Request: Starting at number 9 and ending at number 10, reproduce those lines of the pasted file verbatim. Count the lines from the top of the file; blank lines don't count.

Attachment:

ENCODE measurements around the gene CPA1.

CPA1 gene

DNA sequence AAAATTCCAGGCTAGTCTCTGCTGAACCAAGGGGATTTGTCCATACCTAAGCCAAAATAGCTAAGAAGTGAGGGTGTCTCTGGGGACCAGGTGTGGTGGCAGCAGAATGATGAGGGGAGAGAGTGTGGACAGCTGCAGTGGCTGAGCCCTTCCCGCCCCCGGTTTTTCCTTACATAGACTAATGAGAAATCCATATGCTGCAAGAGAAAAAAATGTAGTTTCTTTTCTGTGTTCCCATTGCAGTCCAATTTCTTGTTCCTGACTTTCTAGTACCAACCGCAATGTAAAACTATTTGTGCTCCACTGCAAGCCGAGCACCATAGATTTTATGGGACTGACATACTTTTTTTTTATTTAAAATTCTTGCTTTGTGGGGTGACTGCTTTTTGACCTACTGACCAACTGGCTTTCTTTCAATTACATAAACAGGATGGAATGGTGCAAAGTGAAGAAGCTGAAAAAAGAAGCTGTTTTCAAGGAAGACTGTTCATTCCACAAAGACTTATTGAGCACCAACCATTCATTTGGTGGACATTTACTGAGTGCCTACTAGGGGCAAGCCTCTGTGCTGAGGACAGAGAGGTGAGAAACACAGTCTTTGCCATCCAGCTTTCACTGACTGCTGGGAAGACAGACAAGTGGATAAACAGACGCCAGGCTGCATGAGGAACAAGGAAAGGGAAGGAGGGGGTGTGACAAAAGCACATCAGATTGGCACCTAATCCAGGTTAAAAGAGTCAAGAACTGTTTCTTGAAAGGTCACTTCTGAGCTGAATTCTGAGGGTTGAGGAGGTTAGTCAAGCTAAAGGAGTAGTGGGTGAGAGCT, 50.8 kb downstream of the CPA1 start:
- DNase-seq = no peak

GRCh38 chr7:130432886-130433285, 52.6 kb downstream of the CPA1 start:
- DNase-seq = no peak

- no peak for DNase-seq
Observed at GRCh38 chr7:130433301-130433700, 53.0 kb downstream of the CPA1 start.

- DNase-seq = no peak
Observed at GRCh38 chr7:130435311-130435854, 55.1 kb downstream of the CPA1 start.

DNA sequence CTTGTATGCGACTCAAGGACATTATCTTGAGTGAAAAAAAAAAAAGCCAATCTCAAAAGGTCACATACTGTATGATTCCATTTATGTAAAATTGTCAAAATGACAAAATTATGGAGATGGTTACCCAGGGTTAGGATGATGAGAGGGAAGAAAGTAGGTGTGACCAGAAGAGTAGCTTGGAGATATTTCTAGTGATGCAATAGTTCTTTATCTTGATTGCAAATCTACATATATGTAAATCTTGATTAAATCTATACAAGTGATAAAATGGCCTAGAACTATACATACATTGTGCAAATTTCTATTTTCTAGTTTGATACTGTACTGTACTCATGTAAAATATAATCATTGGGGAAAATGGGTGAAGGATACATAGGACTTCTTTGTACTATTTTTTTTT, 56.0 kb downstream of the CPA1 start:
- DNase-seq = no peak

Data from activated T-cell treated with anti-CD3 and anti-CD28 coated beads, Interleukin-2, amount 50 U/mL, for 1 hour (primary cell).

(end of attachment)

- DNase-seq = no peak
Observed at GRCh38 chr7:130435311-130435854, 55.1 kb downstream of the CPA1 start.